•   4 percent of Private land is considered to be in Riparian Buffer

Report: Land Ownership, Classification, Species Distribution, and Withdrawn
The following maps and charts illustrate the ownership, land management classifications, forest tree species distribution, and change in the Congressionally Withdrawn classification over time.
Map 1 - Oregon Forest Land Dominant Tree Species [JPG; 2,614 KB]
Map 2 - Oregon Forest Land Ownership [JPG; 2,285 KB]
Map 3 - Oregon Forest Land Management Classifications [JPG; 2,257 KB]
Map 4 - Congressionally Withdrawn Forest Land [JPG; 2,004 KB]
Map 5 - Agency Withdrawn Forest Land [JPG; 2,085 KB]
Map 6 - Multi-Resource Forest Land [JPG; 2,229 KB]
Map 7 - Private Forest Land Managed Under the Oregon Forest Practices Act [JPG; 2,276 KB]
Map 8 - Federal Land Allocations [JPG; 2,199 KB]
Map 9   - Congressionally Withdrawn 1960 [JPG; 1,995 KB]
Map 10 - Congressionally Withdrawn 1965 [JPG; 1,990 KB]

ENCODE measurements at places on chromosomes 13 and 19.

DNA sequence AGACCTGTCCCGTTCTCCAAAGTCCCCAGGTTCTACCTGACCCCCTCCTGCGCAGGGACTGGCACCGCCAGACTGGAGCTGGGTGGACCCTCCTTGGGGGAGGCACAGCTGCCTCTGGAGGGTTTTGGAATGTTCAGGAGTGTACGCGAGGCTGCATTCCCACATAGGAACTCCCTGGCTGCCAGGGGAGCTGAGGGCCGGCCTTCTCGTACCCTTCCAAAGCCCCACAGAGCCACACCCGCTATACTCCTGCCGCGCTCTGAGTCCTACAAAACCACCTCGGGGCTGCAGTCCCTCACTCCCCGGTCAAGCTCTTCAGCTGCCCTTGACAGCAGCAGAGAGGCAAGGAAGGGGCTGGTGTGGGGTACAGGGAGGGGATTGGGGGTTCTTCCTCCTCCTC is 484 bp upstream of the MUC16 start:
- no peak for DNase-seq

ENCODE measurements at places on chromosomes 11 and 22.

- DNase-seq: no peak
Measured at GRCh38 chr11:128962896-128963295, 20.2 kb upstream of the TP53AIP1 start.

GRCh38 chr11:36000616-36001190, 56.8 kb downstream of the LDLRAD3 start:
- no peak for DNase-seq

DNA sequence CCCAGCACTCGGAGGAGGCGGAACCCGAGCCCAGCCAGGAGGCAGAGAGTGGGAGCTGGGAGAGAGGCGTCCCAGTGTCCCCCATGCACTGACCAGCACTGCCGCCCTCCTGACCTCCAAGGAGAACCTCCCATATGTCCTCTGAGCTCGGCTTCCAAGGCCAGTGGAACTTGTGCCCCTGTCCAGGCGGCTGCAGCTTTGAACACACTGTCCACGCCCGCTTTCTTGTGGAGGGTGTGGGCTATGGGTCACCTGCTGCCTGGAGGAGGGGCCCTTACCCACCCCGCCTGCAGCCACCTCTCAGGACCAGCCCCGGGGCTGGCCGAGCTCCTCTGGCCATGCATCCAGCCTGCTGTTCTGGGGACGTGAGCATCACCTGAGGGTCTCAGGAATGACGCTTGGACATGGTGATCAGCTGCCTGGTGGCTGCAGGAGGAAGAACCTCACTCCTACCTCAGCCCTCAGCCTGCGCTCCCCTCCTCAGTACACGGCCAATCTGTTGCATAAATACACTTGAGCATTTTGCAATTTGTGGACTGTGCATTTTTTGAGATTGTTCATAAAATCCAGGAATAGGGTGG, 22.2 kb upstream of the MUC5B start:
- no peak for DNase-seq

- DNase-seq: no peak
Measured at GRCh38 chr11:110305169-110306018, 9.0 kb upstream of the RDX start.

Map 11 - Congressionally Withdrawn 1975 [JPG; 2,017 KB]
Map 12 - Congressionally Withdrawn 1985 [JPG; 2,044 KB]
Map 13 - Congressionally Withdrawn 1995 [JPG; 2,054 KB]
Map 14 - Congressionally Withdrawn 2000 [JPG; 2,064 KB]
Map 15 - Congressionally Withdrawn 2010 [JPG; 2,075 KB]
Presentation - History of Congressionally Withdrawn Forest Land 1960-2010 [PDF; 3,050 KB]
Map 16 – Chart – Acres by Management Class [JPG; 2,387 KB]
Map 17 – Chart – Acres by Management Class and Ownership [JPG; 2,386 KB]
Map 18 – Chart – Acres by Management Class and Forest Cover Type [JPG; 2,517 KB]
                             (Burned and Recent Harvest; Bigleaf Maple / Alder; Douglas-fir)